PIE was born of the desire of refugee and immigrant staff to support fellow refugees and immigrants to succeed in joining the labor market and becoming part of Washington’s middle-class. PIE launched in September 2016 in response to the concentrated needs of South King County’s emerging refugee and immigrant communities.
PIE's services will be available to emerging communities directly in their South King County communities from our office via mobile vans. Mobile services brought to where they live in South King County help PIE customers, in particular women, have more consistent and deeper engagement with PIE staff and partners to help them identify career and training opportunities, find jobs and maintain employment.
Crisis Intervention and Mitigation
Job Search and Placement
We help emerging communities in King County navigate the American employment system, build work experience, and retain employment as they shift to self-sufficiency.
We manage integrated support services to help facilitate childcare, transportation assistance, translation and interpretation services as well as short-term crisis counseling using a one-to-one approach and the provision of resources.
We remove employment barriers and help individuals navigate the employment systems through on-going communication, crisis intervention and our in-language career practitioners.
Culturally Appropriate Case Management
PIE's Practitioner offers linguistically and culturally appropriate services to enhance the success of participant's outcome. Practitioners provide intensive case management to address client's barriers, coach, guide, monitor progress and connects clients to resources to address their needs.
Why choose us :
One-on-one counseling in-language
Job search assistance
Referral resources and placement in PIE's network of dozens of employers
Employer screening and selection
Promotion of workforce diversity and related consulting for employers
Mentoring skilled refugee and immigrant job-seekers and professionals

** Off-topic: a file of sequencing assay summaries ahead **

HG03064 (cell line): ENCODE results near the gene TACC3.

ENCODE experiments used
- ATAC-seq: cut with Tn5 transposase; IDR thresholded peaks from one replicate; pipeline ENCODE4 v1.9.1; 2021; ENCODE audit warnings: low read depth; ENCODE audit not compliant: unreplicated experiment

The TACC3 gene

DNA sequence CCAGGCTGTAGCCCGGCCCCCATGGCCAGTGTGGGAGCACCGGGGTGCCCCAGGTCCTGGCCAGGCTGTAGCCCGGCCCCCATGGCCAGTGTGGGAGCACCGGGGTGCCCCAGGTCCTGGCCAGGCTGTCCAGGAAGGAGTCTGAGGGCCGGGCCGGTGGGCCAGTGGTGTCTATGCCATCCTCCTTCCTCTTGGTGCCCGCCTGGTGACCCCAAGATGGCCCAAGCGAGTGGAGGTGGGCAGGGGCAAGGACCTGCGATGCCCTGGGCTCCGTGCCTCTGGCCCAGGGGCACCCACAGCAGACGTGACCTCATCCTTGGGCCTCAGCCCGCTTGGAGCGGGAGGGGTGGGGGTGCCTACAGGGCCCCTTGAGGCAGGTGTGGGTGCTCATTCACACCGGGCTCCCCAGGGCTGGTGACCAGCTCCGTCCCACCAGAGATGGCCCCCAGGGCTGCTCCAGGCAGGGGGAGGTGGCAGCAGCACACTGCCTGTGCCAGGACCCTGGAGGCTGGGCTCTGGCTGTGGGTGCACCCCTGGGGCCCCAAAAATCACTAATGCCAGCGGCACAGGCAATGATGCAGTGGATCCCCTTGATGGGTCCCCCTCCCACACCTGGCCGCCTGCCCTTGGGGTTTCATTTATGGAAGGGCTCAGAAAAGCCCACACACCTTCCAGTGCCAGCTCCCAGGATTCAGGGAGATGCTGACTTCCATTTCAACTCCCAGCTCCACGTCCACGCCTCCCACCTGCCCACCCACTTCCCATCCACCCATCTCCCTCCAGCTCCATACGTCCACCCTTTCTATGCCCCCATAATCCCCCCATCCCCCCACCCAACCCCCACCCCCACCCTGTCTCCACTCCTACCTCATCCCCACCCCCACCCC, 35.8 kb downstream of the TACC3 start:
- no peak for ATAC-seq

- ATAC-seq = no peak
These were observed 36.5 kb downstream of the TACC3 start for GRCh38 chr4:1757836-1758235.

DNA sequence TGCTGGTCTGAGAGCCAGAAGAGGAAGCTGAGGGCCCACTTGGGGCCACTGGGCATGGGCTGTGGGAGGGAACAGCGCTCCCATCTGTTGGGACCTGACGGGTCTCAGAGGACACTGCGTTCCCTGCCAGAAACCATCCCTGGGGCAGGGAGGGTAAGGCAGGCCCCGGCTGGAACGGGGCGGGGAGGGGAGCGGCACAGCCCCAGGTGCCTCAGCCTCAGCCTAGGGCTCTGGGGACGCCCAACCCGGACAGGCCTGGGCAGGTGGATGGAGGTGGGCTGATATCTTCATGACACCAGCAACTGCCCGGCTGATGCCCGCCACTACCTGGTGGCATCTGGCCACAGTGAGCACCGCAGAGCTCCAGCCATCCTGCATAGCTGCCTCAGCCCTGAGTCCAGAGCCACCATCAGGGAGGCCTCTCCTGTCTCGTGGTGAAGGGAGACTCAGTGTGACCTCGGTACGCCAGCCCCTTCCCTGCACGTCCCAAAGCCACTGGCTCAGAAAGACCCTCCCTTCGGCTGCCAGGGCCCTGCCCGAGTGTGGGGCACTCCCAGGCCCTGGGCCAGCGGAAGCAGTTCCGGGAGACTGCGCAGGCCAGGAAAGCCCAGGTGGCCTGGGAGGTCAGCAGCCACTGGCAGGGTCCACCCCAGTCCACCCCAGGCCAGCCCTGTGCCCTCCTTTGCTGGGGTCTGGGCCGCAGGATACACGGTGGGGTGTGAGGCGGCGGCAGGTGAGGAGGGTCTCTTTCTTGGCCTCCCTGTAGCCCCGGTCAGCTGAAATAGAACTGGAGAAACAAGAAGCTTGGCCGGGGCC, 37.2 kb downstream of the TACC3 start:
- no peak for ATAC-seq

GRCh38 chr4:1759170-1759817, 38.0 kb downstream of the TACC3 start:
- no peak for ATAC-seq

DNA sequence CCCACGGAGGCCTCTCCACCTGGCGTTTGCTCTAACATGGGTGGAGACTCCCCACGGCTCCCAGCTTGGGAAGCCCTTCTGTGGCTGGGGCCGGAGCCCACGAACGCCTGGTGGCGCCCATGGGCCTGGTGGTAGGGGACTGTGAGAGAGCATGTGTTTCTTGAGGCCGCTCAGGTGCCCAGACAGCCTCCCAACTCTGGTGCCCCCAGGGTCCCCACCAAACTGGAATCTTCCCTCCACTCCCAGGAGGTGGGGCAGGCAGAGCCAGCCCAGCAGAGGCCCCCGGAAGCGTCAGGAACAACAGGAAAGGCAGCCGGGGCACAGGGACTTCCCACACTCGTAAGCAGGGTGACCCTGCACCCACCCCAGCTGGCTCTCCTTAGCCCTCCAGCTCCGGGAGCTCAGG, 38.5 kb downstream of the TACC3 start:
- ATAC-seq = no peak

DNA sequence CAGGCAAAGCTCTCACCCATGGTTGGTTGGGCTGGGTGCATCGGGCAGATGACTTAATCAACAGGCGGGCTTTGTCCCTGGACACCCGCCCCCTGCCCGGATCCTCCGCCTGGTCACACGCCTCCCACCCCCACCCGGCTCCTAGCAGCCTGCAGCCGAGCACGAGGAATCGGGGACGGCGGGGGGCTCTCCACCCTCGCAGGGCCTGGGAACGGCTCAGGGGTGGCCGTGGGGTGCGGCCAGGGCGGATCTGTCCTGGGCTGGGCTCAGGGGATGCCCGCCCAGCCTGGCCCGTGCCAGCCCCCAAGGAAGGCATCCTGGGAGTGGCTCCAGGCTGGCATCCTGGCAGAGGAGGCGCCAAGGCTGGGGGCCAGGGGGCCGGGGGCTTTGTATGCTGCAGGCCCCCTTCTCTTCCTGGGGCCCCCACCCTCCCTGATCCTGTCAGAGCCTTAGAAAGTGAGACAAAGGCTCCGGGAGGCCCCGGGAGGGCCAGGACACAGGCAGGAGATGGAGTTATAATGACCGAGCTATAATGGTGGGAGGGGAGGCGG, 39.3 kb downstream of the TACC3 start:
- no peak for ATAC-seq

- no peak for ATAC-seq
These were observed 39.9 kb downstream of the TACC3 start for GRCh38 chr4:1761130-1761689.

Pre and post-job acquisition support
Mitigation and crisis intervention
Consultationfor service providers working with emerging communities
High paying jobs
Without a stable home, homeless people cannot access the assistance they need to address their problems. Lack of a stable home exacerbates chronic medical and mental health conditions.
At PIE, we work hard to lower the barriers to housing so that people who are shut out of housing have an opportunity to succeed. Our model with “wrap around” supportive services, helps people rebuild their lives, regain their dignity, and leave homelessness behind forever.
We help our clients find employment with good benefits, so they can attain their education and become self reliant. We match individuals with educational programs and jobs that suit their goals.
Employment is the most fundamental component of a person's socio-economic stability. Our dedicated, bilingual team works closely with other government, business, and training organizations across the county to remove personal, educational, and/or health-related barriers towards employment for the refugee and immigrant communities we serve.
Training & Emerging Community Pre-apprenticeship
In preparation for the pre-appreticenship training, PIE's clients took a tour to the training facility to demonstrate determination, commitment, good attitude and physical conditioning skills to succeed and benefit from the substantial reward of the Washington State Department of Transportation (WSDOT) piloted, customized pre-apprenticeship training.